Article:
Foundations: A Reader for New College Students / Edition 1

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This reader includes several essays and articles on each topic, giving students the chance to consider a number of different perspectives. Gordon and Minnick include personal essays, research-based articles, and other insightful ways of looking at the total college experience. Questions and journal activities accompany the readings to encourage class discussion and personal reflection.
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Editorial Reviews

This textbook comprises a collection of essays, each introduced and supplemented with discussion questions and vocabulary lists, on various issues of interest to students beginning college. Among the topics: what to expect from classes and living arrangements, how to succeed academically, and how to handle the many facets of college experience. The essays are a compendium of pieces by college administrators, magazine columnists, and professionals from various fields. Annotation c. Book News, Inc., Portland, OR (
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Product Details

  • ISBN-13: 9780534254223
  • Publisher: Wadsworth
  • Publication date: 12/28/1995
  • Series: Freshman Orientation/College Success Ser.
  • Edition description: Older Edition
  • Edition number: 1
  • Pages: 287
  • Product dimensions: 6.42 (w) x 9.21 (h) x 0.79 (d)

Meet the Author

Virginia N. Gordon is Adjunct Associate Professor of Education at The Ohio State University and Assistant Dean Emeritus of University College at Ohio State.

Thomas L. Minnick is Special Assistant to the Vice Provost of Minority Affairs at The Ohio State University.

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Table of Contents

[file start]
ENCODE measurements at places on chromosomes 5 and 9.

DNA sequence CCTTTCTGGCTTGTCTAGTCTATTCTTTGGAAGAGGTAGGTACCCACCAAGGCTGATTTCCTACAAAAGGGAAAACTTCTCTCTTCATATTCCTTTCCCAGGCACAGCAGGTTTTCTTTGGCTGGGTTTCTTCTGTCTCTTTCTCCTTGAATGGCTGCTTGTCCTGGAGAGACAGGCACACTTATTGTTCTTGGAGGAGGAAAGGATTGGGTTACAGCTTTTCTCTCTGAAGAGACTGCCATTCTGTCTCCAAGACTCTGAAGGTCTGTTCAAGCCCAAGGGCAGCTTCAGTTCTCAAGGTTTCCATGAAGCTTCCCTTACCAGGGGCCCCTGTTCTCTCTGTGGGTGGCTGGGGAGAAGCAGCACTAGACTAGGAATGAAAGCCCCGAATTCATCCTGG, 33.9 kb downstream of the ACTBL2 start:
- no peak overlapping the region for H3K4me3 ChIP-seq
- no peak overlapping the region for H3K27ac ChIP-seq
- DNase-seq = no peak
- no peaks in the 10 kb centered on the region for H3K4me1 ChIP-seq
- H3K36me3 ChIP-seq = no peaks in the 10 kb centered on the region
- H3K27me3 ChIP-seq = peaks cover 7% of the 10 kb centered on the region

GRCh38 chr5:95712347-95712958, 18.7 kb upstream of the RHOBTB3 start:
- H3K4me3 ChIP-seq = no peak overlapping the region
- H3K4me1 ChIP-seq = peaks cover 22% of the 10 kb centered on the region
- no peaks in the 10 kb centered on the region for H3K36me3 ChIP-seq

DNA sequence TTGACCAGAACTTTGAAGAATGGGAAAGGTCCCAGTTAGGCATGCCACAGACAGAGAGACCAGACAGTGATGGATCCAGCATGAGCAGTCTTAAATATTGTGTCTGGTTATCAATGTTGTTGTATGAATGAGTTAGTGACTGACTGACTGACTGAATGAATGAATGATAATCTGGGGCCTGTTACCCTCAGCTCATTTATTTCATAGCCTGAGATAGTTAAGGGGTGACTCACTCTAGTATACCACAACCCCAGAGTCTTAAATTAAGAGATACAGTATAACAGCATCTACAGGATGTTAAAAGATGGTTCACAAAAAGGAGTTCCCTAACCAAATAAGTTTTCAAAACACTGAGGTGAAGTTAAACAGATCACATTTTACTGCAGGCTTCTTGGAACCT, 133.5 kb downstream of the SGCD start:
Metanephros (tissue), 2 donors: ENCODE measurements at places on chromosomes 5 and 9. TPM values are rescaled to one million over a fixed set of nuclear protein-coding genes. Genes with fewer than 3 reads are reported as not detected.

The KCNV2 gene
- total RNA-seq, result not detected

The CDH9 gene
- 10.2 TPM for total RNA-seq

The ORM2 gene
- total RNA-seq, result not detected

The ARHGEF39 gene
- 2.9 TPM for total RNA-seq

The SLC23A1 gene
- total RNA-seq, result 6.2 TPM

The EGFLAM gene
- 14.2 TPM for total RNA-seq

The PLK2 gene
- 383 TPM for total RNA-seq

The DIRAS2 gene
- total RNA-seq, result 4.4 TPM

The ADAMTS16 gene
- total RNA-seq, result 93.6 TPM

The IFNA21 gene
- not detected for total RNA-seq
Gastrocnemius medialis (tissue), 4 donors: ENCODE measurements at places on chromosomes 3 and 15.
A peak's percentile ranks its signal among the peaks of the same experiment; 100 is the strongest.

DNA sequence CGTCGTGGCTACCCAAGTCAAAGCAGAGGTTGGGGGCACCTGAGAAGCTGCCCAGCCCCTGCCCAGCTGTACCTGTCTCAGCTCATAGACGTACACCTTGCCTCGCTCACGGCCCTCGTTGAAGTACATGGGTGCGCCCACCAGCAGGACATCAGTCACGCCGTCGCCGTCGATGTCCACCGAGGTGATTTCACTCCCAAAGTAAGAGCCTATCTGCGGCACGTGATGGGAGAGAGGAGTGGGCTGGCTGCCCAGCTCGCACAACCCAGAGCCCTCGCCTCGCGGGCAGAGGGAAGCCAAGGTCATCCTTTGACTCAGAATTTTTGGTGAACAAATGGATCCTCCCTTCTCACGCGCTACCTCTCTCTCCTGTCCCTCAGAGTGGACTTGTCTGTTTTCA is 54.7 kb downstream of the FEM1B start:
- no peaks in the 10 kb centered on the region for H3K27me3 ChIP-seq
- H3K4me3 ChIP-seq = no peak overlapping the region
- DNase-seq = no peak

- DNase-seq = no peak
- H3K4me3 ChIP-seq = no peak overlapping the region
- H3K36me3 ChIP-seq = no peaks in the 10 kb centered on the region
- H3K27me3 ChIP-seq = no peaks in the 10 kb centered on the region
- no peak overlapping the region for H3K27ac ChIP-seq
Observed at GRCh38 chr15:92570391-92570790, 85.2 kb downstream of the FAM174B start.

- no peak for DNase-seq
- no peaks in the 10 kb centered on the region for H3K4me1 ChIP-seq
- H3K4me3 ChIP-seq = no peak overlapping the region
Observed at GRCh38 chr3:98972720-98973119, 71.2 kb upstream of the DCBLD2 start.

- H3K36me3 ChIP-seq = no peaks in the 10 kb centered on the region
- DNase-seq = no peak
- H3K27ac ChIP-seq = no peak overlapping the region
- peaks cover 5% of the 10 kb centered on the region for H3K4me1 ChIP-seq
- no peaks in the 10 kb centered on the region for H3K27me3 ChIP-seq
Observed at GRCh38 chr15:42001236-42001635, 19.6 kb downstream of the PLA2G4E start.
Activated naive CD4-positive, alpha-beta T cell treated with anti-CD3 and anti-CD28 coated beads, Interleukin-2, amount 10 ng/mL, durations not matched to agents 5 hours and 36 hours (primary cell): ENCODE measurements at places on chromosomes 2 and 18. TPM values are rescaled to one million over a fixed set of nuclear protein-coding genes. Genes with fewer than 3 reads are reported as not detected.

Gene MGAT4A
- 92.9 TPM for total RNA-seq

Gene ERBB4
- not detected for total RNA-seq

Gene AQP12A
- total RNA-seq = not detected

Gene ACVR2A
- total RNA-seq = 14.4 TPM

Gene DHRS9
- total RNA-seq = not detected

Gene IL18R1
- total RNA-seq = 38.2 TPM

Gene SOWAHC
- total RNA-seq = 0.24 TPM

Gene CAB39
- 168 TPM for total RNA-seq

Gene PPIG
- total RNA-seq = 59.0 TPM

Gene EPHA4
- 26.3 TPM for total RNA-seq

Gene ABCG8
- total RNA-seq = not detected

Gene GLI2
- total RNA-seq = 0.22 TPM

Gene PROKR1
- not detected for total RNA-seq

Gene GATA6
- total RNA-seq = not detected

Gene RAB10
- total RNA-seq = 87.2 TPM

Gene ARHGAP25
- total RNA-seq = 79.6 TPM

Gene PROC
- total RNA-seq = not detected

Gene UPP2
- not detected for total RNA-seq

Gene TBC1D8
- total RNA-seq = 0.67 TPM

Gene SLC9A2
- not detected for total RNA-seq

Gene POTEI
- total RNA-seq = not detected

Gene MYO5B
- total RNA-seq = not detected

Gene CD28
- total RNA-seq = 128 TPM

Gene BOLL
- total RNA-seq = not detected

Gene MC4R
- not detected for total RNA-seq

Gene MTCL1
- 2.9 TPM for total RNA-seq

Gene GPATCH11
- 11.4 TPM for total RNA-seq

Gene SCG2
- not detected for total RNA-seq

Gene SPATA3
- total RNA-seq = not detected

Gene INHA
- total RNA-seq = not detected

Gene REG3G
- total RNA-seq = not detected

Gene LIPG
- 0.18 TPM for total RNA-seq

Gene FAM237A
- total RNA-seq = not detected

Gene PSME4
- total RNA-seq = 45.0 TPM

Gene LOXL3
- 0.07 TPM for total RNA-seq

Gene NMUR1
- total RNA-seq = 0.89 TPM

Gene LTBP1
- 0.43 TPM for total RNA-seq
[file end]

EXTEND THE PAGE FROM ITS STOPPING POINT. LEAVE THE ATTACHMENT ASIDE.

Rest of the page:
Unit One: The Value Of A College Education: Why Am I In College? Unit Introduction. The Lure of Learning—William J. Bennett. The Difference between High School and College—Jack Meiland. A New Debate is Joined Over an Old Question: Is College an Investment or an End in Itself?—James Cicarelli. How to Make People Smaller than They Are—Norman Cousins. Mr. Gradgrind, 1965—Wayne C. Booth. American Higher Education: A Brief History—William H. Halverson. Unit Two: What Can I Expect From College And How Will I Change? Unit Introduction. The Developing College Student—Virginia N. Gordon. Freshman Can Be Taught to Think Creatively, Not Just Amass Information—David C. Finster. What's Wrong with Me, Me, Me?—Margaret Halsey. University Days—James Thurber. College Pressures—William Zinsser. Dorm Do's and Don'ts—E. Gordon Gee. Loneliness—Barbara M. Newman and Philip R. Newman. The Pleasures of Learning—Gilbert Highet. Unit Three: How Can I Succeed Academically? Unit Introduction. Developing into a Good Student—Andrew Barclay and Charles Thornton. Four Kinds of Reading—Donald Hall. On Reading Trash—Bob Swift. How to Say Nothing in 500 Words—Paul Roberts. Please! It's Only Seven Minutes Late, Professor—Joel J. Gold. The Syllabus: A Confession of Faith—Sharon Parks. Why I Don't Let My Students Cut My Classes—William R. Brown. Who's Afraid of Math, and Why?—Sheila Tobias. Libraries in an Information Age—Virginia Tiefel. Unit Four: How Can I Plan My Education Wisely? Unit Introduction. Major Decisions—James Tunstead Burtchaell. CollegeMajor Doesn't Mean All That Much—William Raspberry. Steering Clear of the One True Course—Ellen Goodman. Thirteen Ways of Looking at Electives—Thomas L. Minnick. Unit Five: What Should I Know About Careers? Unit Introduction. Workers—Richard Rodriguez. A Day in the Life of Salaryman—John Burgess. Work in Corporate America—Russell Baker. Getting a Living—Henry David Thoreau. Daydreams of What You'd Rather Be—Lance Morrow. Job Search: Chance or Plan?—Mark R. Ballard. Postgraduate Paralysis—Mary Sherry. Unit Six: What Are My Rights And Responsibilities As A Student? Unit Introduction. Your New Rights and Responsibilities—Brad A. Myers. The New Immorality—Joseph Wood Krutch. What Is Plagiarism? Why Should It Matter to You?—Thomas L. Minnick. On Academic Freedom—James R. Carter and William H. Halverson. A Personal Mission Statement—XXXX Covey. Unit Seven: What Is Diversity And Why Is It Important To Me? Unit Introduction. Radical English—George Will. Critics of Attempts to Democratize the Curriculum are Waging a Campaign to Misrepresent the Work of Responsible Professors—Paula Rothenberg. Fitting In—Betty LaSere Erickson and Diane Weltner Strommer. Getting to Know About You and Me—Chana Schoenberger. The Wrong Examples—David L. Evans. Against the Great Divide—Brian Jarvis. Discrimination at Large—Jennifer A. Coleman. Why Don't Gays Keep Quiet? I Have a Dream—Martin Luther King. Unit Eight: Is There Life After College? Unit Introduction. My Speech to the Graduates—Woody Allen. Having a Degree and Being Educated—Edmund D. Pelligrino. An Open Letter to the Class of _______—Leo Ochrymowycz. Predictable Crises of Adulthood—Gail Sheehy. The Time Factor—Gloria Steinem. Outlooks and Insights: Succeeding on the Job and in Life.
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